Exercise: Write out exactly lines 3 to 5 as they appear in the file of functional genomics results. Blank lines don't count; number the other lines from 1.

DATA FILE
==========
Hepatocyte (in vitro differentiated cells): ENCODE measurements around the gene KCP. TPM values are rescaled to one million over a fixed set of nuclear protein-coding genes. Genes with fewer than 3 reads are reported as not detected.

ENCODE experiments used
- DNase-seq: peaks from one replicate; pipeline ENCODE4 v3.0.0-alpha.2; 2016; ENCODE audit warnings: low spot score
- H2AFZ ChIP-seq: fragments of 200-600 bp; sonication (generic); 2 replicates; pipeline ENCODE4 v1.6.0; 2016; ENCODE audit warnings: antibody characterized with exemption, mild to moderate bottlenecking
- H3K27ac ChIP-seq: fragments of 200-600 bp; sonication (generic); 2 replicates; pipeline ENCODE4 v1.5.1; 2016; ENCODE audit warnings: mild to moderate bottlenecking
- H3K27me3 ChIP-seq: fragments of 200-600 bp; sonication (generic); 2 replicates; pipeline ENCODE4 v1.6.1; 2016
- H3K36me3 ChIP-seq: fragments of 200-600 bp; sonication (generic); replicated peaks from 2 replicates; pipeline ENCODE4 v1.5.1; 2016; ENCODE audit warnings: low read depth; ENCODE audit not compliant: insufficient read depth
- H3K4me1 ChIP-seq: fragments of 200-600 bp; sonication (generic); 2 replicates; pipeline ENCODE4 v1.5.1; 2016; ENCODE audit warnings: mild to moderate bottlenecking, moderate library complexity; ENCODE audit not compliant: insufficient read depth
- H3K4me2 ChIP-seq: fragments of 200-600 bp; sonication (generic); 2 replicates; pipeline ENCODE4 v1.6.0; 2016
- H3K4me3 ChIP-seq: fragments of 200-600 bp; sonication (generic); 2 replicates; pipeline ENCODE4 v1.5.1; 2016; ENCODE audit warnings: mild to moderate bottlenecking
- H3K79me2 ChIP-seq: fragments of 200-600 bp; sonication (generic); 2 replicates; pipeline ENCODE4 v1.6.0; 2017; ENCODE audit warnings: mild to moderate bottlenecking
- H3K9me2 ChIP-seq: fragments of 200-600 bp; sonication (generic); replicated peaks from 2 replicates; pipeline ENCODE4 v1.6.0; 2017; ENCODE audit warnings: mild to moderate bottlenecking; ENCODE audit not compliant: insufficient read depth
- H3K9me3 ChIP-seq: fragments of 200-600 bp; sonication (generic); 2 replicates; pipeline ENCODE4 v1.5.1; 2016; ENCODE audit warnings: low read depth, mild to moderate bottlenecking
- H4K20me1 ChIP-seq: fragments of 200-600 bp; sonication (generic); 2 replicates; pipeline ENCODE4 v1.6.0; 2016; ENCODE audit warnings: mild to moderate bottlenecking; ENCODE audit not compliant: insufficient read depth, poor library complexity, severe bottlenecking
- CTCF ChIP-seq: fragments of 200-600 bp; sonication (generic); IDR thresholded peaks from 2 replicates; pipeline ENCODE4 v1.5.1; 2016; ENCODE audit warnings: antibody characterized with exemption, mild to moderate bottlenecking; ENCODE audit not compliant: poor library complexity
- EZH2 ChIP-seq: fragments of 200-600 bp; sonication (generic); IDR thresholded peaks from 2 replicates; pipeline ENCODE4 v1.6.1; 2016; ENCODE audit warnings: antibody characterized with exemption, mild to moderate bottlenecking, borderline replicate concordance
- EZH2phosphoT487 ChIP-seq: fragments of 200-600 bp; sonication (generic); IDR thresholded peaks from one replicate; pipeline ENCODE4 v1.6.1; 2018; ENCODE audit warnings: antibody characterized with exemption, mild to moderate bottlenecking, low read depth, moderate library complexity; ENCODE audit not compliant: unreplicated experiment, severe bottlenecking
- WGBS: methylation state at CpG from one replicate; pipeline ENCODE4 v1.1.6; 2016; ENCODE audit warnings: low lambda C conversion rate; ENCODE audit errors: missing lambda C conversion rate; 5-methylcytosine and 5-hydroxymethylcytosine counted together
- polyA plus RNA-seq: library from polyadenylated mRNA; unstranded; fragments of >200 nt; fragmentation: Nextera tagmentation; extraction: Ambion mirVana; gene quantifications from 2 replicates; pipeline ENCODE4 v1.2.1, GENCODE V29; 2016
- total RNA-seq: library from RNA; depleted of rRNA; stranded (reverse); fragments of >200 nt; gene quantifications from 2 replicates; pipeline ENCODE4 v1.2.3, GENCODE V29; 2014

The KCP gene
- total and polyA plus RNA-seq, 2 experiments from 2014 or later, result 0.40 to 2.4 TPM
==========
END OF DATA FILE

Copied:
- DNase-seq: peaks from one replicate; pipeline ENCODE4 v3.0.0-alpha.2; 2016; ENCODE audit warnings: low spot score
- H2AFZ ChIP-seq: fragments of 200-600 bp; sonication (generic); 2 replicates; pipeline ENCODE4 v1.6.0; 2016; ENCODE audit warnings: antibody characterized with exemption, mild to moderate bottlenecking
- H3K27ac ChIP-seq: fragments of 200-600 bp; sonication (generic); 2 replicates; pipeline ENCODE4 v1.5.1; 2016; ENCODE audit warnings: mild to moderate bottlenecking